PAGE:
You know all those beautiful, bright, crisp photos you see on Pinterest and think, “Why can’t my photos look that nice?” Well, that’s a complicated question, as I pointed out in my post How I am Improving My Photography in 2015. One of the big things I see beginners doing, though, is not editing photos. So we’ll start there.
Editing photos is kind of complicated, because there’s a balance. If you edit too much or too little, your photos look unprofessional. Photography is really important for attracting new readers, so we don’t want that.
There are many ways of editing photos, but the one I’ll be using for this particular post is Picmonkey, because it’s easy to use and everyone has access to it. I’m also going to use my photos from a Chocolate Raspberry Cheesecake recipe that I posted to Growing Up Gabel recently (I’m a new contributor there, btw! I’m very excited and you should check out her awesome site!). Just to show you what each thing can do.
A Beginner’s Guide to Editing Photos
Here’s the photo we’re starting with:
A photo may look nice and crisp on the camera screen, but once I get them on my computer, they often look a little dull. Sharpening is an easy way of fixing this.
I like to do this first because the “Clarity” bar tends to darken the photos a little and make the colors stand out more. For clarity, I usually go between 10% and 20%. For sharpness, I never go above 10. Usually I stick to 5-7. Over sharpening can really ruin a photo–make it grainy and such. So be careful with the sharpening.
Nothing ruins a photo like not being able to see the subject. I see this a lot with beginners, partially because it takes a while to figure out the finer points of lighting. Brightening a really dark photo won’t make it look any nicer, so you have to make your photos bright on the camera.
That said, you can go too bright. So usually once I have it “perfect” on my camera, I bring it down a notch. It’s hard to fix “too dark” pictures, but it’s also hard to fix “too bright” pictures. So I get as close to bright as I can without washing out the subject and then the rest I handle in editing.
Even in editing, though, it’s easy to go too bright and think it looks good. So once I’ve reached what I think is perfect, I bring it down a little. Too many times, I’ve gone though old photos a few weeks after posting them and said, “Wow, that is WAY too bright.” So if you have time to put the photos aside after editing, do it. Looking at them from a fresh perspective (and not from the perspective of a crazy person who just wants to get this crap done already) really helps.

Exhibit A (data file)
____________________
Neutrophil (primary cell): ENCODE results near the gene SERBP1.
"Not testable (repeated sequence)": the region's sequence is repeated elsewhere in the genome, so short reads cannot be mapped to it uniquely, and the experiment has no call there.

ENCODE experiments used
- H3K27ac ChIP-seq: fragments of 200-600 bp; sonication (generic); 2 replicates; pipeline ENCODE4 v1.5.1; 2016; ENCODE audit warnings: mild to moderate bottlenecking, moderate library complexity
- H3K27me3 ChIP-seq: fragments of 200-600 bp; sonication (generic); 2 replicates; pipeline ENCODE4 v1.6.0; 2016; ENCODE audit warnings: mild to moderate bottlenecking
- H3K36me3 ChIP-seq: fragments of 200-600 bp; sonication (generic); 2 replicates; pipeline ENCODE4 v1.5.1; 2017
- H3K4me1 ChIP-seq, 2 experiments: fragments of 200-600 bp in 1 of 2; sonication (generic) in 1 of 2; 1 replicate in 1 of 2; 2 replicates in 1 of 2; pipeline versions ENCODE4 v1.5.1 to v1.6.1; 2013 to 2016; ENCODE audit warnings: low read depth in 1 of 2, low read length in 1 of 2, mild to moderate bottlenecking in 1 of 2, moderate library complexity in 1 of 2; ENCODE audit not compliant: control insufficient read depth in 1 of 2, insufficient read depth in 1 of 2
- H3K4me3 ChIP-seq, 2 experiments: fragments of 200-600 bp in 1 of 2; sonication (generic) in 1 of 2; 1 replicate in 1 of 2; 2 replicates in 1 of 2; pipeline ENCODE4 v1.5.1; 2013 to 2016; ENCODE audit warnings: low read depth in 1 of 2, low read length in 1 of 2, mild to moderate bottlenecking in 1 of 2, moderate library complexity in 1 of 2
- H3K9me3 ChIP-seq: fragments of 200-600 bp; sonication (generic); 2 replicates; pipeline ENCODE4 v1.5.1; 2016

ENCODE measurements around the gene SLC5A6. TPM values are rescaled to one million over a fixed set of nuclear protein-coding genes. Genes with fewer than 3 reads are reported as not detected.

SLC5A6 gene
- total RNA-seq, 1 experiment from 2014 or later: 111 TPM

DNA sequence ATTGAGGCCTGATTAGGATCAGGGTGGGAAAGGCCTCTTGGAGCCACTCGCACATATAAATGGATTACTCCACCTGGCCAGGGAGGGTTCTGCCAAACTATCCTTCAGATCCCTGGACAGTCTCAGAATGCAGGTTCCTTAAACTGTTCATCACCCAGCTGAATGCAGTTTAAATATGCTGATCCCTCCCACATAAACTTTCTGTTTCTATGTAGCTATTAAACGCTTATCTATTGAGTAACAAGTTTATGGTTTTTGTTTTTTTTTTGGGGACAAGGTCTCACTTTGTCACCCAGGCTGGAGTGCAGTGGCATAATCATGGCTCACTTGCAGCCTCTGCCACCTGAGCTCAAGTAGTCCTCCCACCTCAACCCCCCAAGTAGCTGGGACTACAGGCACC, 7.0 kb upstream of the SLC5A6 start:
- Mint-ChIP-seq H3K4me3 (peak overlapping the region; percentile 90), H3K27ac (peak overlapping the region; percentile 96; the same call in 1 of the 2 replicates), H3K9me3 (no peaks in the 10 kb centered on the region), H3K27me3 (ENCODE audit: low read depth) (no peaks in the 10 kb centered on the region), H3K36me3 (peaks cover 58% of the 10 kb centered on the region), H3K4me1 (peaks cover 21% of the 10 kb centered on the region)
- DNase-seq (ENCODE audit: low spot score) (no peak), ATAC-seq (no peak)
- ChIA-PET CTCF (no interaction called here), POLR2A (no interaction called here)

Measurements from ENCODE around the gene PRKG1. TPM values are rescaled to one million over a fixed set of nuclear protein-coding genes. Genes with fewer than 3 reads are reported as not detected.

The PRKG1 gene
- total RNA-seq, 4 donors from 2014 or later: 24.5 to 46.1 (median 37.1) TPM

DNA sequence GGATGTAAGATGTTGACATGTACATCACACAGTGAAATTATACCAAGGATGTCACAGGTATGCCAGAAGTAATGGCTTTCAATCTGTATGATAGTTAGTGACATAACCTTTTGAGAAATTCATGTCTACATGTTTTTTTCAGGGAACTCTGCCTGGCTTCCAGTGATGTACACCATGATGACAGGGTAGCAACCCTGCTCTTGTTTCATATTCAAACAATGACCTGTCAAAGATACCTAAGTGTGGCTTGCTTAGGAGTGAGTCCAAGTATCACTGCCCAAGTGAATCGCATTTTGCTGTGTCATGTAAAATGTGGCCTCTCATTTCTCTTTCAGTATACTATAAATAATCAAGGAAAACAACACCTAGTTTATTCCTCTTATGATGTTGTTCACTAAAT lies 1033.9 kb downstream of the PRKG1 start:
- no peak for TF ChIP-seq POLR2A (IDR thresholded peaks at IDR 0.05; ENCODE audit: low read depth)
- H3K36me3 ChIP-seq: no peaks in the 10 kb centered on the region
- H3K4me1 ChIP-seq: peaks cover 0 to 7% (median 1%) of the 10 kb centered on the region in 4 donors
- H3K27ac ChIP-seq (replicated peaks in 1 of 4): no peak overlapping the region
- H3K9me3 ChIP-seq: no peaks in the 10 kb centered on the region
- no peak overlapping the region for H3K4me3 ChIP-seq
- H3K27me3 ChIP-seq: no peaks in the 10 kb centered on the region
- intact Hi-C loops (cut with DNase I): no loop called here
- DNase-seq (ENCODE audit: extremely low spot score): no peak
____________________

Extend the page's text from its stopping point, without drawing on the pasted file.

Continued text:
3. Color Balance
Color balance just means that your colors look realistic–white is pure white, red is red, etc. This particular edit took me a while to figure out. Color balance in weird and, to be honest, I’m still not entirely sure what I’m doing.
One little “hack”I learned from How I Made $40k My First Year of Blogging (affiliate), though, is to always include something white in your photos. The easiest way to do that is with white dishes, since they go with everything. But I don’t have white dishes, so I’ve had to get creative.
With this particular photo, I used a white background. Though I usually don’t. My background is normally something like you’d see in my One Pot Chili Mac and Cheese. Which means I have to find some other way of adding white–normally a paper doily or a towel with a lot of white in it.
The reason I do this is because in Picmonkey, you can use the “Neutral Picker” tool to easily help your color balance. You just go to Colors > Neutral Picker and then click on a white area in your photo. To be honest, the photo I put in my Chocolate Raspberry Cheesecake post is more balanced than this one, but this is fine. It’s a little blue-ish, but prefer more blue than yellow in my photos. (And, yes! If your photos are coming out too yellow, this is how you can fix it in editing! Though to fix it in real life, you have to stop taking the photos under incandescent light.)
I find color balance is easier to achieve if there is only a little white in the photo. If you have a lot of white areas, like with the picture I’m using, clicking different areas will change the way it looks (because of shadows and stuff).
This is one that I sometimes don’t use because not all photos need to be saturated. Saturation just means the colors pop more. So it’s another you want to be careful with (especially with bright colors). I usually don’t go any higher than 2 for my saturation.
Bonus: Blemish Fix
In Photoshop and Gimp, this is the Healer tool. It’s one of my new favorite things. In this photo, you might see that the tray the cake is on has a little chocolate smeared on it and one of the hearts is being reflected. I just went into Picmonkey, under the make-up section, chose Blemish Fix and clicked on those areas. Poof! Gone. Not a big deal and most of your probably didn’t notice those things. But when you’ve been staring at a photo for a while, little flaws start to jump out at you.
To be honest, editing your photos in Gimp or Photoshop would look better, because then you have more control. Instead of Exposure, I usually edit the Levels in those programs. Much nicer. But if all you have is Picmonkey, you can do pretty well!
Want to get the recipe for that delicious cheesecake you’ve been staring at? Find it over at Growing Up Gabel!
What photo editing tips would you give to a beginner? Any editing tool you simply can’t live without? Let me know in the comments!